Changes to the Child Tax Credit for 2022

Joseph Meyer
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Child Tax Credit Guide

If you have a child or children, the U.S. government wants you to know about a child tax credit. If eligible, the new tax credit for 2019 can help you reduce your federal taxes and will help offset the cost of raising kids. You may be eligible for a child tax credit if you had at least one child under the age of 17 at the end of the year.

The child tax credit is a dollar-for-dollar reduction of your federal income taxes. The amount you can receive depends on your income. In 2018, more than nine million families received the child tax credit. It’s expected that 10.7 million families will receive the credit in 2019.

The new tax credit is much simpler than the old credit, so you have more reason to jump on the child tax credit bandwagon. On your 2019 tax return, receipts won’t be necessary.

Tax credits are valuable because they can further lower your income tax liability. As such, they can change how much you owe the IRS or help you get a bigger refund.

What Is the Child Tax Credit?

The Child Tax Credit was first implemented in the year 1997. At the time, the primary objective was to help reduce child poverty. It allowed greater tax relief to parents for each child under the age of 17. In 2010, it was expanded to help cover the costs of children under 17 who have a physical or mental disability as well.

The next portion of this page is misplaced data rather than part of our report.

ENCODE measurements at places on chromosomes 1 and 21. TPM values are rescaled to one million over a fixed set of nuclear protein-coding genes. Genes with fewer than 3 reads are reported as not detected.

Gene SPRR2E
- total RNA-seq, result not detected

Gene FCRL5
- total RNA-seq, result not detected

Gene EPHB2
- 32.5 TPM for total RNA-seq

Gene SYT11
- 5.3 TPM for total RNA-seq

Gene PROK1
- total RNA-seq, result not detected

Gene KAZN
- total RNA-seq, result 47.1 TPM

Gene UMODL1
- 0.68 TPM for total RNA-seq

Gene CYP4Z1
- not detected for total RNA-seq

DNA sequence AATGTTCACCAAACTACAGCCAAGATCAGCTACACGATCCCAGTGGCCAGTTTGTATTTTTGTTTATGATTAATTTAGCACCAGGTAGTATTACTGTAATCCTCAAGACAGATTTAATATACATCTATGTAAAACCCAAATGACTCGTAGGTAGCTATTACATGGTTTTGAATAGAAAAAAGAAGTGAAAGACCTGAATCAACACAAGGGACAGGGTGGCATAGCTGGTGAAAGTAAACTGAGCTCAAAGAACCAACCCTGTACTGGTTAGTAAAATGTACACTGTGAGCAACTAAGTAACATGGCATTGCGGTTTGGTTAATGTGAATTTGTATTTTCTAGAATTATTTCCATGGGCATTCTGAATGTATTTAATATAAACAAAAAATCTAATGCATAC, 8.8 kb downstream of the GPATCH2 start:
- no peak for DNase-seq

The amount of tax relief given under the Child Tax Credit depends on the parents’ income and the number of children they have. In short, the more children you have and your income, the more tax relief you get.

The Child Tax Credit is non-refundable (this is explained later) so you don’t get any more money if the credit exceeds your taxes owed. However, the amount you can claim increases every year and the payment threshold (the amount of income that determines whether you can claim the credit) has increased as well.

How Much Can You Claim?

How Do You Claim the Credit on Your Taxes?

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What Are the Income Limits for the Child Tax Credit?

Who Can Claim the Child Tax Credit?

The IRS-issued tax code is based off of the Federal Tax System, and is one of the two taxing methods that the IRS enforces.

The IRS provides tax incentives to taxpayers who are raising children related to one’s income, and the amount of a child tax credit that a person can claim is based on how many of one’s own children that one has.